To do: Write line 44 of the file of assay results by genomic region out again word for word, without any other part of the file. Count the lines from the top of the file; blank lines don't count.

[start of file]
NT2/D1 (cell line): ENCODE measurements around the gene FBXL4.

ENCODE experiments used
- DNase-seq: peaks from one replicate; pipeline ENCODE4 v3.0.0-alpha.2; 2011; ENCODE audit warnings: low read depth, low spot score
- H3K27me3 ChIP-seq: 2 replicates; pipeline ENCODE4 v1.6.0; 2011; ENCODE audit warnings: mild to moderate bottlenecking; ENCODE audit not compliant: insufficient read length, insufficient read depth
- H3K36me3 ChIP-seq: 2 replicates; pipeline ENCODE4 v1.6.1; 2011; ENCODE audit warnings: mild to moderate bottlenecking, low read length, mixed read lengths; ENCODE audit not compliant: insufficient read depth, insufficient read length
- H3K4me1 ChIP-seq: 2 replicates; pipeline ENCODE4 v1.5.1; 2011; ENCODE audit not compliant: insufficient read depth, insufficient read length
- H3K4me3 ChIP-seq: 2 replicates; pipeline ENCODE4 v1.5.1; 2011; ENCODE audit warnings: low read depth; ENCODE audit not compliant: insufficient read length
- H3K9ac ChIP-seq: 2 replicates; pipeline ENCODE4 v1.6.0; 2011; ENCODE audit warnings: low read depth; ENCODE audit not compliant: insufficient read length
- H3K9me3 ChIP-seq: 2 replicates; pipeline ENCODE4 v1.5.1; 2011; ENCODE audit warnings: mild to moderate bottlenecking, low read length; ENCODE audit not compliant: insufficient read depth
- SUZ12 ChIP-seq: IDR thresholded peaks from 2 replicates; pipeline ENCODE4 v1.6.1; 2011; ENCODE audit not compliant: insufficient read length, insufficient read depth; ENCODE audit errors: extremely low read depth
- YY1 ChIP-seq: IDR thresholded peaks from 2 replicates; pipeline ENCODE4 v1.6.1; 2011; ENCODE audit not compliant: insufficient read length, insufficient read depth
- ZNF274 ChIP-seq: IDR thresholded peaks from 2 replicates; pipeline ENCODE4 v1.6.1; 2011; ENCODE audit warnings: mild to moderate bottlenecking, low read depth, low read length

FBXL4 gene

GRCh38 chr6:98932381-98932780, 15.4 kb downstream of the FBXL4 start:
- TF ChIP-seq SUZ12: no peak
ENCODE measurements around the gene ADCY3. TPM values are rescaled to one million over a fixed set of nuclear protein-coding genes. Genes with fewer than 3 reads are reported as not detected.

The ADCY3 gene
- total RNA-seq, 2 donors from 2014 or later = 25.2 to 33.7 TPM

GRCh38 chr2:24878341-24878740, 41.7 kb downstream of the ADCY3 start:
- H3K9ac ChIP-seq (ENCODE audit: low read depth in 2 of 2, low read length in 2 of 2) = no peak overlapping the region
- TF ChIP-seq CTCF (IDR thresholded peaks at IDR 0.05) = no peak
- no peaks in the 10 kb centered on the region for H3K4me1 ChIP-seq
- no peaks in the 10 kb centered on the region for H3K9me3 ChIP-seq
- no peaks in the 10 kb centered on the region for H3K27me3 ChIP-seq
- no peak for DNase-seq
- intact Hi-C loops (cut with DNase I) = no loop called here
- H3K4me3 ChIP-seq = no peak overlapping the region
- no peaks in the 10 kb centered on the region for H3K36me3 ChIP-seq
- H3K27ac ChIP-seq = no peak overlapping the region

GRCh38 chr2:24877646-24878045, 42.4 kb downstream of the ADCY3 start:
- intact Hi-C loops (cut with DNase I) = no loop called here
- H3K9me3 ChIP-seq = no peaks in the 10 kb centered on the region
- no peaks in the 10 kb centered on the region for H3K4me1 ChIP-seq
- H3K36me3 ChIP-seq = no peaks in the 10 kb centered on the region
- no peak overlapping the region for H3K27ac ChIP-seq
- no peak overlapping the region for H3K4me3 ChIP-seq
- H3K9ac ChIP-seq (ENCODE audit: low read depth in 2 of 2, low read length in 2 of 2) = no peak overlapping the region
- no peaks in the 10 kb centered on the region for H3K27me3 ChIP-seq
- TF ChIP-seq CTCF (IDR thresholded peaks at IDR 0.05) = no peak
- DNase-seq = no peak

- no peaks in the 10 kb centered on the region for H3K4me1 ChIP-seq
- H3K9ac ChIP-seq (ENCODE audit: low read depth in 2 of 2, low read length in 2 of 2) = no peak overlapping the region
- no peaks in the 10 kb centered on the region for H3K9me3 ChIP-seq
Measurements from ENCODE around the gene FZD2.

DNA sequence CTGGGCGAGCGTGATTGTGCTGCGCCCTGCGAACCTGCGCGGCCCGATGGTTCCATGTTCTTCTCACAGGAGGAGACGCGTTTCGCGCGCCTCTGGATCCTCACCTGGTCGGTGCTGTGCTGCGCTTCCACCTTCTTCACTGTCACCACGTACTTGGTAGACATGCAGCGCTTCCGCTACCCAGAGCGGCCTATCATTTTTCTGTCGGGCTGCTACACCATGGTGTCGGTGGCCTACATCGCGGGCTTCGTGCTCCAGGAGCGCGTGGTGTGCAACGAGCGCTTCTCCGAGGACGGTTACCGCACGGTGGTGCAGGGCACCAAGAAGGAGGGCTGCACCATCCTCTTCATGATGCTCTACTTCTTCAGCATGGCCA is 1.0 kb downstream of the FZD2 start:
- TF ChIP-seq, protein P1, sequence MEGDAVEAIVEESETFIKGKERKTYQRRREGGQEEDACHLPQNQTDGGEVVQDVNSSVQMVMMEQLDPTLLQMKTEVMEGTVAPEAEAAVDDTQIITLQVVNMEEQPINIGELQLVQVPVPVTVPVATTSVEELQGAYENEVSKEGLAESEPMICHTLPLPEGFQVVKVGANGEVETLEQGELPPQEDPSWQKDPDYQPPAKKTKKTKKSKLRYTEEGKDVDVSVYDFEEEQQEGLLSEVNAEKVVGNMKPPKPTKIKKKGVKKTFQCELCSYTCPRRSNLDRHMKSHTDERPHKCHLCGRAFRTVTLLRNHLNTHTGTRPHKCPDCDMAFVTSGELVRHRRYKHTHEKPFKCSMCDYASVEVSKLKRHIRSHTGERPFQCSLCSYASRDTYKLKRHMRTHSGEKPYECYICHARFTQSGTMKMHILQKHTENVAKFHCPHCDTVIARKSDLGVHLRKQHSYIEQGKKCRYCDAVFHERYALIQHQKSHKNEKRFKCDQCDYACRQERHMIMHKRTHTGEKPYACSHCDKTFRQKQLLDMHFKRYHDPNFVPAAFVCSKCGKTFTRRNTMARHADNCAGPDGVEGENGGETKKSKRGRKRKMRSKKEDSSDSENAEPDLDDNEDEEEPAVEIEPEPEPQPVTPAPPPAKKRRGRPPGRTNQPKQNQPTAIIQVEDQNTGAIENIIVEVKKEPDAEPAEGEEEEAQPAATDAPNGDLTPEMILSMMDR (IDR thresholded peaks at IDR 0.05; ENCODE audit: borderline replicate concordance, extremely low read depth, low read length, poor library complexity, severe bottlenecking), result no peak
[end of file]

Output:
Measurements from ENCODE around the gene FZD2.